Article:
When you think of the “what if’s” of being up here, it is easy to consider all of the obvious possibilities. What if I were eaten by a bear? A rather unlikely prospect if one remains sensible in their daily endeavors. What if I were in a plane crash? Always a possibility, however as frequently as it does happen; amazingly, rarely are there severe injuries or death. What if I fell out in the cold and couldn’t get help? Again, a possibility, but if one is cautious in preparation, it isn’t likely to happen. What if I got sick in Bethel? Bingo!
Getting sick in Bethel is nine kinds of hell. I started feeling rough over the weekend but chose to ignore it. Heading out to a village on Monday was par for the course and while there I deteriorated rapidly. The tickle in my throat transitioned to a very wracking cough and a pounding in my face I couldn’t bear. Once leaving the village, getting into one of the tiny planes and then proceeding to complete three landings and take offs, my ears and neck had stabbing pains that brought tears to my eyes. Once finally in Bethel, I then made the unheard of decision to go to the ER.
The hospital was small, the ER tiny. I was triaged almost immediately where the nurse said I might have a community spread type of pneumonia. I’d heard about people dying up here from pneumonia. That wasn’t on my list of things to do. I asked about how long the wait might be . . . a guess, just a guess. She brightly said, it’s not too bad out there today, it shouldn’t be long.
Feeling hopeful, I returned to my seat. It was 7:30 pm. After about an hour, I was summoned for a chest X-ray. I again asked, about how long do you think it will be before I see the doctor? The X-ray technician said, oh, it’s not too bad out there today, it shouldn’t be long.
I again, returned to my seat, feeling hopeful. I watched not an endless parade of people trailing beyond the golden doors, in fact, I don’t think I really saw anyone heading towards treatment. I began coughing so violently I then experienced uncontrollable urination. My jeans were soaked through, and I wasn’t sure what to do at that point. I had been waiting for about two hours. Finally, a ward clerk came out with a handful of plastic ID bracelets, calling off names. When she called mine, I gestured for her to come nearer to me. I whispered to her that my condition was worsening and that I had wet my jeans. She said ok.
It was at that time, the nurse returned to inform me I was fifth on the list. Four people ahead of me. That wasn’t so bad.
Another patient who was also waiting for medical attention, vomited on the floor. A nurse came out and unceremoniously placed an upside down wastebasket over one of the larger puddles. About 30 minutes later, someone from custodial services made a feeble attempt at cleaning the offending mess. Three children then proceeded to move the plastic barricades that indicated caution due to a wet floor and use them as ramps for Match Box cars.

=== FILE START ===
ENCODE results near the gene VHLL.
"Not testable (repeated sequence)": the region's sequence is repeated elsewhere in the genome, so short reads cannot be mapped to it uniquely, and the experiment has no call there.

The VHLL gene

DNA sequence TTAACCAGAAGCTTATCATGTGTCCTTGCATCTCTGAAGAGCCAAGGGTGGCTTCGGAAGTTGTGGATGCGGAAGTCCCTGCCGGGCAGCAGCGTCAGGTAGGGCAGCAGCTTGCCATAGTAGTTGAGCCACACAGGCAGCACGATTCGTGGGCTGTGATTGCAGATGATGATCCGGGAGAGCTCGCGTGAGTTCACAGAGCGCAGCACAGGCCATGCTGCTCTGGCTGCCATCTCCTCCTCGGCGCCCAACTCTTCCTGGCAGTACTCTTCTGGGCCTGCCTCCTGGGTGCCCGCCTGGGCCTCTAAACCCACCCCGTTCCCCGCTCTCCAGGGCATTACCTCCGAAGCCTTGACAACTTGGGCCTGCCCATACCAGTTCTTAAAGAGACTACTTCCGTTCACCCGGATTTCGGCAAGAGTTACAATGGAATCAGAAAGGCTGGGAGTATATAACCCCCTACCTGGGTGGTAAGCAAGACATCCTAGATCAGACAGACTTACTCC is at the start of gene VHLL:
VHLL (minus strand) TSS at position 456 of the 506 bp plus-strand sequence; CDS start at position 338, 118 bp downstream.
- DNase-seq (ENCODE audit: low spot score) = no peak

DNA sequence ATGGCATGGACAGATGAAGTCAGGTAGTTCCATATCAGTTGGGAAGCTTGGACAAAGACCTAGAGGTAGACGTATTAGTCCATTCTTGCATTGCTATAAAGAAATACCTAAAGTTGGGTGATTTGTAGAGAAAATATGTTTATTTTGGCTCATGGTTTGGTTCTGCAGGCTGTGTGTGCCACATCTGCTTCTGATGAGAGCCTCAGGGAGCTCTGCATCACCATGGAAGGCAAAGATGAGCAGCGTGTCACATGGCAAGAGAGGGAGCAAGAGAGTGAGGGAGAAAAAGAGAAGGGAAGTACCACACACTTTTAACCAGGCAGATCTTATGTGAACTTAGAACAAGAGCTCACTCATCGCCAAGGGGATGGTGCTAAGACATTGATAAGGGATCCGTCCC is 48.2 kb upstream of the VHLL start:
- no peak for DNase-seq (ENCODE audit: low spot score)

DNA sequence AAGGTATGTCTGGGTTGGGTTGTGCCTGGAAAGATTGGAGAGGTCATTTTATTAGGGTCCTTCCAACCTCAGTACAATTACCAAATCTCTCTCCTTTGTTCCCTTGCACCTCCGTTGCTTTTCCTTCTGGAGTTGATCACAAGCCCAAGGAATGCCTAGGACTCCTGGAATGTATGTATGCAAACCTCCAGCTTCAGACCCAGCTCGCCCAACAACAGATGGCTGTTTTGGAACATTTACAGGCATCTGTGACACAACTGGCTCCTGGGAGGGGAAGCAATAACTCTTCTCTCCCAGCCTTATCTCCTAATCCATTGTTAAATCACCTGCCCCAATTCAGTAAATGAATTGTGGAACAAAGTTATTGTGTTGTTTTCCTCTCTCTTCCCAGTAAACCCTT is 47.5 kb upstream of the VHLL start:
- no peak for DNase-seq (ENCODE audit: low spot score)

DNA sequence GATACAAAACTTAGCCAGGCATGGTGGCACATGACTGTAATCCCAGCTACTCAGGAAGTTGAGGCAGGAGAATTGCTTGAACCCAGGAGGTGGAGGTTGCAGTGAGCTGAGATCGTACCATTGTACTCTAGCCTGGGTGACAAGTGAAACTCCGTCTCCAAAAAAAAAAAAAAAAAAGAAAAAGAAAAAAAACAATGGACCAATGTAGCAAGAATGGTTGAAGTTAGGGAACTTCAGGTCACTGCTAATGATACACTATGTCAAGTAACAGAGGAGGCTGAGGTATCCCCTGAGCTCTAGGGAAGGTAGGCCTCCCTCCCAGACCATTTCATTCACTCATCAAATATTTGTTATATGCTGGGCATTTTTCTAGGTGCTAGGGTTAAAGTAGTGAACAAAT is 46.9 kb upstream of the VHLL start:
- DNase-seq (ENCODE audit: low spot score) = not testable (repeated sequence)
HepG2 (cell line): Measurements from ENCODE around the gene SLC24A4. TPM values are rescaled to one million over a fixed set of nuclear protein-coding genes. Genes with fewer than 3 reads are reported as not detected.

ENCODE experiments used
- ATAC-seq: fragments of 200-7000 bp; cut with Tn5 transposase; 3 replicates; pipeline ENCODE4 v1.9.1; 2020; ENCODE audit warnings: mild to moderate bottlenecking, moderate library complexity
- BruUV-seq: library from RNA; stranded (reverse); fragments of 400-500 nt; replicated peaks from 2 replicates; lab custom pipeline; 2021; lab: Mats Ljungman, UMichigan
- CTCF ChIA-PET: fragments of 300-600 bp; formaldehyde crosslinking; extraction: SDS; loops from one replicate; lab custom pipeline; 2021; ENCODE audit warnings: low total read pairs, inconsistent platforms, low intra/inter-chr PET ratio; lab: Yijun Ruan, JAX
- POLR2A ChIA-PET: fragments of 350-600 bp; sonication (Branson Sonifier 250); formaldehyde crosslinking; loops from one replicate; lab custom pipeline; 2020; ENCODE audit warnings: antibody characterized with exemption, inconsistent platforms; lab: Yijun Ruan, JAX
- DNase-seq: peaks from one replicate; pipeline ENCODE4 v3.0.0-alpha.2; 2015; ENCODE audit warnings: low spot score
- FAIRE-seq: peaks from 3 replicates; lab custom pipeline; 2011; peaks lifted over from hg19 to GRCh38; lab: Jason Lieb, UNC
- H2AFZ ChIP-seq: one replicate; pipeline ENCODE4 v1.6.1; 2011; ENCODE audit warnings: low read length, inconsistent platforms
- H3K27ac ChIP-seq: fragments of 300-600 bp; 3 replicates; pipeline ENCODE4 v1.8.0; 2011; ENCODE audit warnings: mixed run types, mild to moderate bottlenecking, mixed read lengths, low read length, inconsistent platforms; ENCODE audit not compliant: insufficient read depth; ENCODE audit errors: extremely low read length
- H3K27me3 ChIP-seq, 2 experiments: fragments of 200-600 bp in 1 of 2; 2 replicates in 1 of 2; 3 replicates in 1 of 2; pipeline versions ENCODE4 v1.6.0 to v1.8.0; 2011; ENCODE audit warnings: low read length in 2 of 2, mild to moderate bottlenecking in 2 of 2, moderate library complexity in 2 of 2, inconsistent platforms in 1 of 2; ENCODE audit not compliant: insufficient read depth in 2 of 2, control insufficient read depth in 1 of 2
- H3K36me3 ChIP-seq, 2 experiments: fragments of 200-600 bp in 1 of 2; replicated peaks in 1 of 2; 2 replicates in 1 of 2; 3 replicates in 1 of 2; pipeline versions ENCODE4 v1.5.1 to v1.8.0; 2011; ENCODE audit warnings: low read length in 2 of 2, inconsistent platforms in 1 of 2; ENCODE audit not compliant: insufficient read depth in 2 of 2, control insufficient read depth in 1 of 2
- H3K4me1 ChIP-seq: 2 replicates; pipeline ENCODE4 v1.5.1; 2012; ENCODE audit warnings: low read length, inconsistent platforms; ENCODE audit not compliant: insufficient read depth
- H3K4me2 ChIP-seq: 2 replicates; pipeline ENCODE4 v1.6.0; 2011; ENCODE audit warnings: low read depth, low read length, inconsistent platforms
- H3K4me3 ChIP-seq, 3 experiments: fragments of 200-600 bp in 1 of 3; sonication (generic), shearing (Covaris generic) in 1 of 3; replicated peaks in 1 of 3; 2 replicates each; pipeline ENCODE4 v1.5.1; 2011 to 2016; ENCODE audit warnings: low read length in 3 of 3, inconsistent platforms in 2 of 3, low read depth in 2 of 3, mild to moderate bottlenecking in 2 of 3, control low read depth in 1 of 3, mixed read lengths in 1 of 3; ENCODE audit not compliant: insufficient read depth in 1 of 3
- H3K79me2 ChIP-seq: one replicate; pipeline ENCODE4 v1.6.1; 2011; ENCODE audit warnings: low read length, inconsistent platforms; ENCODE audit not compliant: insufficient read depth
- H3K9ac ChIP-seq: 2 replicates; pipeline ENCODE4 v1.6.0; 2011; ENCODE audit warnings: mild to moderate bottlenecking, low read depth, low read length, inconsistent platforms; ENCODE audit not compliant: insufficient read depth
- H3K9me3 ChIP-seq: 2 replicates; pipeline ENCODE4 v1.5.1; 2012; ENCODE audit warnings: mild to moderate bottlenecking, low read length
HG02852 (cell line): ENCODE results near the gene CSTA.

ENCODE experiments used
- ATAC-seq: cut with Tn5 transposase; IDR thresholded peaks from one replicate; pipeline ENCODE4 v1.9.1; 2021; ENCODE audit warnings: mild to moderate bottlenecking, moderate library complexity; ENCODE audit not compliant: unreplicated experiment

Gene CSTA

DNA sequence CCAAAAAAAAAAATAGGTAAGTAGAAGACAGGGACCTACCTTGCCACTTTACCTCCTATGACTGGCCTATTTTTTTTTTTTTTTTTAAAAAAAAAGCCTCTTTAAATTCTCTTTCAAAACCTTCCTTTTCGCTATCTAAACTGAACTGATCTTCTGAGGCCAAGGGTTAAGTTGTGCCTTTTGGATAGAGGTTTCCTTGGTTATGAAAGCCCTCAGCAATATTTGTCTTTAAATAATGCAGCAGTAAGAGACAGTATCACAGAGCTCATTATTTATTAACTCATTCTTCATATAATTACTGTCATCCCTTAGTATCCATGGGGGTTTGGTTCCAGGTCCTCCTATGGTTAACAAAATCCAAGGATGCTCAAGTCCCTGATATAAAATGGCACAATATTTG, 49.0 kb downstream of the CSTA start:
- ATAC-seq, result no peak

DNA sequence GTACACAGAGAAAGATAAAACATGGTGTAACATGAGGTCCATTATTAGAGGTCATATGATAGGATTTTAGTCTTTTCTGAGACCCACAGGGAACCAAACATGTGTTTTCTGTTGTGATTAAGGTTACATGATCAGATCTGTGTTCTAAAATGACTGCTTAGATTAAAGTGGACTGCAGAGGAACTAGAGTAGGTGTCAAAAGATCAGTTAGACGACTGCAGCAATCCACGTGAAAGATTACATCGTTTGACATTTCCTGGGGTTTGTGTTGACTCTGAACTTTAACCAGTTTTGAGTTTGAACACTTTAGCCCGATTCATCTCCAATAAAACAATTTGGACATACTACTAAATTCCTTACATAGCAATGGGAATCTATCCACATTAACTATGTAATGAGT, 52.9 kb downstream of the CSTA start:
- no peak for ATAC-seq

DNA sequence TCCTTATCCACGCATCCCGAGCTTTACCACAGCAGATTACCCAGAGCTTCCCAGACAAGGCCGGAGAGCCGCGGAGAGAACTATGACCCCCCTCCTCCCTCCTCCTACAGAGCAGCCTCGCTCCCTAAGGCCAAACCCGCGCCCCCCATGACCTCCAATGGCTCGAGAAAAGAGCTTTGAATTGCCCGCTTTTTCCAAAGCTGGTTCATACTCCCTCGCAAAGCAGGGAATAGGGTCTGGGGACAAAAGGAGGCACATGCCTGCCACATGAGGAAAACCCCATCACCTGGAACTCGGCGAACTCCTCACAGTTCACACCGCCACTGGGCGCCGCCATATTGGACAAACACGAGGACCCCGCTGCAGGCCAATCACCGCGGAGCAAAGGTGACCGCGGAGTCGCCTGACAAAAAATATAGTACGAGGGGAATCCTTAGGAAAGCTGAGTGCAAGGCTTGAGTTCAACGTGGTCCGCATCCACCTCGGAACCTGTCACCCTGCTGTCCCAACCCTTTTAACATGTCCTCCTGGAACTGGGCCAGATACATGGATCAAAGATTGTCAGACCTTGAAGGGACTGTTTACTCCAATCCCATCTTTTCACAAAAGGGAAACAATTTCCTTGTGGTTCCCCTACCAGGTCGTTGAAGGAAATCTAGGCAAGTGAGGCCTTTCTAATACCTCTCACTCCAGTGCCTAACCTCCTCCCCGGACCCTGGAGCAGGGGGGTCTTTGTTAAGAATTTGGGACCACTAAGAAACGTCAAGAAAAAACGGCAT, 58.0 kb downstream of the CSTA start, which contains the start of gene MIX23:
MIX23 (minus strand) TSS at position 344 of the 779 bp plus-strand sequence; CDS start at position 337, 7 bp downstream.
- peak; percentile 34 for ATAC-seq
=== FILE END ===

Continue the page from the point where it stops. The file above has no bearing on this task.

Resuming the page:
I watched patients vomit, spit on the floor, order food, accept food deliveries, eat, you name it. I watched children playing on the filthy floor. I also watched the clock. Fearing pneumonia, I stayed, but as I remained, I kept thinking, I really am not well enough to wait. I should get some rest, feel better, then I would have the strength to wait.
Two hours became three. Then four. Then five. Then six. I had been sitting in my urine soaked jeans for about four hours. I was feeling worse by the minute. I was alone, frightened and sick. I was having muscle spasms. I felt like I was in a tiled floor kind of hell. I wondered how many other patients had urinated on the seats. The thought nauseated me even more.
Off and on, I silently wept. I coughed. I cried. I wasn’t sure what to do. Finally after about six and a half hours, I was beckoned to the other side of the doors on my way to medical attention and hopefully feeling much better.
On the other side of the doors, I was asked questions I found confusing. How often do I drink alcohol? I couldn’t remember: I’m not much of a drinker. Did I smoke? No. Chew or dip? Nooooooo. What about marijuana? No. Meth? Nooooooo. How many children did I have? Four. Their ages? 19-29. Was I married? No. Divorced? Yes, but my husband was deceased. Why was I in Alaska? I work here. Who was my doctor here? I’ve not seen anyone here yet.
I was ill. Not substance abusing. Sick. I needed help. Antibiotics. Something. Finally, the doctor decided I was what I seemed, a very sick woman. He determined I was dehydrated (probably from the six plus hours waiting), and that I had a sinus infection. Thankfully, no pneumonia. I was set up with an IV that hammered a clear fluid into the veins in my hand and somewhere along there, I drifted off to sleep.
While asleep, I had peculiar dreams, the kind you have that you don’t want to remember because you know they are caused by some outside force like being ill, their meanings have no meanings. The doctor returned with a bottle of amoxicillin and instructions to buy a nasal spray and ibuprofen. No flying for a few days. I should stay home and rest. I explained I didn’t have sick leave: no work, no pay. He shrugged nonchalantly indicating it was up to me.
The folks on the other side of the golden doors gave me some clean, although very worn blue pajamas to put on. I left the hospital looking like I’d just been released from a refugee camp. Asking security to please call a cab, I saw one pull up and I opened the door asking if someone had just called. Yah, yah, git in, git in! Upon hearing that he had been summoned, I got in and gave him the address to the hovel I had been staying in. It was 2:30 in the morning.